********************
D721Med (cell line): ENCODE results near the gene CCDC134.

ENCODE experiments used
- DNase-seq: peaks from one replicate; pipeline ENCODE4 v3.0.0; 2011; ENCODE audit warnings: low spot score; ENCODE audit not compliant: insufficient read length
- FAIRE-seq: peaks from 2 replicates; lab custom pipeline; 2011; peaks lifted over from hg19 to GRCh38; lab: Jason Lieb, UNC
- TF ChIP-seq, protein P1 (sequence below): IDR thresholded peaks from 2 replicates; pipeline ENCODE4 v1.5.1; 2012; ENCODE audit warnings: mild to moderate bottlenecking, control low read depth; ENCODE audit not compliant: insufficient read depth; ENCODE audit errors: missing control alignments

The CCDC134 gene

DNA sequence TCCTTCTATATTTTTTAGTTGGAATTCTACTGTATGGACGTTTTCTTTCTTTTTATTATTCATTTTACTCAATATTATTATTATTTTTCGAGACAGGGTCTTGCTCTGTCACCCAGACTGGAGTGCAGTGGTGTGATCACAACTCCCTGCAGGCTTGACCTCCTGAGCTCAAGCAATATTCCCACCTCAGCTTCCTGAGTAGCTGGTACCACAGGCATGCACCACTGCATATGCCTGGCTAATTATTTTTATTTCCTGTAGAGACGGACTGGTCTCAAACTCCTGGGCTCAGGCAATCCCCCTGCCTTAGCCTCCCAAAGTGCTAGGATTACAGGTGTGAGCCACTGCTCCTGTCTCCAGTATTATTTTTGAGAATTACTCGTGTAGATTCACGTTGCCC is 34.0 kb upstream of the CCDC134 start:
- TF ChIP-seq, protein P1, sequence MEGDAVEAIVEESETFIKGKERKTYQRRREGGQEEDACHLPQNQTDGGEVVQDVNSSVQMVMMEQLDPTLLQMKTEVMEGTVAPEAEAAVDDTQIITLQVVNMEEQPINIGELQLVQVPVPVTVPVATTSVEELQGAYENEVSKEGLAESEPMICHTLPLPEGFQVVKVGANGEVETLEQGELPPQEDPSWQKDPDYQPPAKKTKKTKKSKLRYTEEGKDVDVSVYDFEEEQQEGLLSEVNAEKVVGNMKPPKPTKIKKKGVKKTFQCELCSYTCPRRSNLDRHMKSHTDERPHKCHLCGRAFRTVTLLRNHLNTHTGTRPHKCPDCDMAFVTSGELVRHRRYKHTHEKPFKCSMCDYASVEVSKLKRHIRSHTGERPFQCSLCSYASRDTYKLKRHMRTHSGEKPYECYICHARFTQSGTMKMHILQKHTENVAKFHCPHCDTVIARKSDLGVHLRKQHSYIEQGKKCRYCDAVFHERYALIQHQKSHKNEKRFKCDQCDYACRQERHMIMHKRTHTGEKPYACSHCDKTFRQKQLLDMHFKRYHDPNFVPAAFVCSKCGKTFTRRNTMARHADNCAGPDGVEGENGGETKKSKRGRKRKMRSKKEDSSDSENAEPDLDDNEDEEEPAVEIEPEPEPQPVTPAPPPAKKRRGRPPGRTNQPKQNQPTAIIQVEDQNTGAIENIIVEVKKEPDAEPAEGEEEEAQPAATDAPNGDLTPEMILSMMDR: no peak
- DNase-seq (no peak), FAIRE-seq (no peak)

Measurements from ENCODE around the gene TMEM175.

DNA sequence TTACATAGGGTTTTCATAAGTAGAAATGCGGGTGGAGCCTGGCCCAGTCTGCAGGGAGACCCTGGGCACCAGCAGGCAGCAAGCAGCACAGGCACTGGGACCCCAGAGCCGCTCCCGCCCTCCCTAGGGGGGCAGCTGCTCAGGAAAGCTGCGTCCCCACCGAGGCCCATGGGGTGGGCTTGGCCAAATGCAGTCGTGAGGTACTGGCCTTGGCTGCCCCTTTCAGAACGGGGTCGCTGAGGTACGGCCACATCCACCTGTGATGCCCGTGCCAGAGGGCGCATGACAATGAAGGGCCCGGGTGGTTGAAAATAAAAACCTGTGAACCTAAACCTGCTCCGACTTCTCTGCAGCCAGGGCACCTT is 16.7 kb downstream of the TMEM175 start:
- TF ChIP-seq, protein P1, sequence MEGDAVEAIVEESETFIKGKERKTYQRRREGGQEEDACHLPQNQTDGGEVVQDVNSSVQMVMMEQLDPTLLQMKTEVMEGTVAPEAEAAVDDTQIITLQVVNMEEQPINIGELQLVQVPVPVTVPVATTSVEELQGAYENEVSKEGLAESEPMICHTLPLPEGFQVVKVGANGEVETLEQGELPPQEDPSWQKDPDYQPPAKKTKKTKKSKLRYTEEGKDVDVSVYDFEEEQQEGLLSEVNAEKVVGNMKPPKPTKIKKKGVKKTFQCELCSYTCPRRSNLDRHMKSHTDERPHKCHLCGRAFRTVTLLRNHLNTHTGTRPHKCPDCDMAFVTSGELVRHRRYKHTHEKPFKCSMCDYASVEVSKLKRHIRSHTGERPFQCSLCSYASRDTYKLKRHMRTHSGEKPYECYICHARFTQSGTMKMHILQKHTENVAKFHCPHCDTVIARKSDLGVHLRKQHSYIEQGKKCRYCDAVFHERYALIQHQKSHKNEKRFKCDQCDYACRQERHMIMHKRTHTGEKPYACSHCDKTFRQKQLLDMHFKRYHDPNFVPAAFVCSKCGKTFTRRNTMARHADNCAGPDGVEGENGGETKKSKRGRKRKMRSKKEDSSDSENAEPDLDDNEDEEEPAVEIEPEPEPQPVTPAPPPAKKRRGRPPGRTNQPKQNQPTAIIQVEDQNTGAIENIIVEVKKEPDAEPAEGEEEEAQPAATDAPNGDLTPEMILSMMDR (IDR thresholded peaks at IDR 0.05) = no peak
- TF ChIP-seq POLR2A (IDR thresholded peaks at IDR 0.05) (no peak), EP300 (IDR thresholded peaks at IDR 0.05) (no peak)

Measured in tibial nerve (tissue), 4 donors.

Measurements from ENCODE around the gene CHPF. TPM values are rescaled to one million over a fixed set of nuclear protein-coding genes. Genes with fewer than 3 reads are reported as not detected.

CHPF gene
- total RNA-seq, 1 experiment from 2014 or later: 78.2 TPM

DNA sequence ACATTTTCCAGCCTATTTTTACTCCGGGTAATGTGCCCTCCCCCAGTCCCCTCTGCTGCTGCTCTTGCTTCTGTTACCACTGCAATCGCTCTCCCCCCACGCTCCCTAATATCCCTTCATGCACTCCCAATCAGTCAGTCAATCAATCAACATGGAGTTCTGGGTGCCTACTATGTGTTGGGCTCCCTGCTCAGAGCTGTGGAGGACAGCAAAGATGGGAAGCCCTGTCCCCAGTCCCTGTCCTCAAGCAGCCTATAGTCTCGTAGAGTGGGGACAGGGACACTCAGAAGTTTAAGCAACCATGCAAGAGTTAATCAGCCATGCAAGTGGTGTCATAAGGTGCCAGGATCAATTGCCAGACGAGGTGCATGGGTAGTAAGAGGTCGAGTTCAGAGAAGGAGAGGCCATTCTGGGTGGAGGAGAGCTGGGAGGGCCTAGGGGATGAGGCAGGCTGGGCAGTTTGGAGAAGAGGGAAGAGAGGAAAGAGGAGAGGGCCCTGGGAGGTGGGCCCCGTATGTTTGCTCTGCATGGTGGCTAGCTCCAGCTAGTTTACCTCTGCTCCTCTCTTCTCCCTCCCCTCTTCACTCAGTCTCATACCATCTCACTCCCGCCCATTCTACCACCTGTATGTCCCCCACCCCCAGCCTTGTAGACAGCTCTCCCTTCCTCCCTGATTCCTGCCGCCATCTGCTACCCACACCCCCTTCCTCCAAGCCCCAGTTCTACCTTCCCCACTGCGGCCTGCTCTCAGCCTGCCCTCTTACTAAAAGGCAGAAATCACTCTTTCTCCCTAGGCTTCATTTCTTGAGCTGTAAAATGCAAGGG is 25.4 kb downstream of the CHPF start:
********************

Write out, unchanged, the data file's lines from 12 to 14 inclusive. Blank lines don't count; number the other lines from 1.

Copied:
- TF ChIP-seq, protein P1, sequence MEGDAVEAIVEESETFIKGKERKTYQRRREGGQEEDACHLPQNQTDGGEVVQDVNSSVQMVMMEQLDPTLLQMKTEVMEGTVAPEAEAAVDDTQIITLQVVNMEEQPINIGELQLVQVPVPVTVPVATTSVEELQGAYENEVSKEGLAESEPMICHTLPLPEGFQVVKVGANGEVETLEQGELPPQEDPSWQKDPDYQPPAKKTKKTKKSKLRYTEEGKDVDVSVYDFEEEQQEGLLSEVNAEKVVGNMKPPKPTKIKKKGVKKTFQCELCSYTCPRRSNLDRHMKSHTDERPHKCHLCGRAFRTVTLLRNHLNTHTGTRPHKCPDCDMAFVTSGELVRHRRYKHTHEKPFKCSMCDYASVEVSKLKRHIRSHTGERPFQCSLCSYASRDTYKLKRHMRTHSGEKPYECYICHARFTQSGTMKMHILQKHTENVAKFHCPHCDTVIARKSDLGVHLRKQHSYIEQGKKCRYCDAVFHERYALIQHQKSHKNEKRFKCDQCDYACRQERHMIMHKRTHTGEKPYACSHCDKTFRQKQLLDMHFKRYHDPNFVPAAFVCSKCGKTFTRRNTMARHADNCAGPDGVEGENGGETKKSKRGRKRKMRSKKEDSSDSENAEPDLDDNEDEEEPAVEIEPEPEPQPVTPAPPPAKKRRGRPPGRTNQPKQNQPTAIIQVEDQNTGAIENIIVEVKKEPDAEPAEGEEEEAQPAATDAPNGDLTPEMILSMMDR (IDR thresholded peaks at IDR 0.05) = no peak
- TF ChIP-seq POLR2A (IDR thresholded peaks at IDR 0.05) (no peak), EP300 (IDR thresholded peaks at IDR 0.05) (no peak)

Measured in tibial nerve (tissue), 4 donors.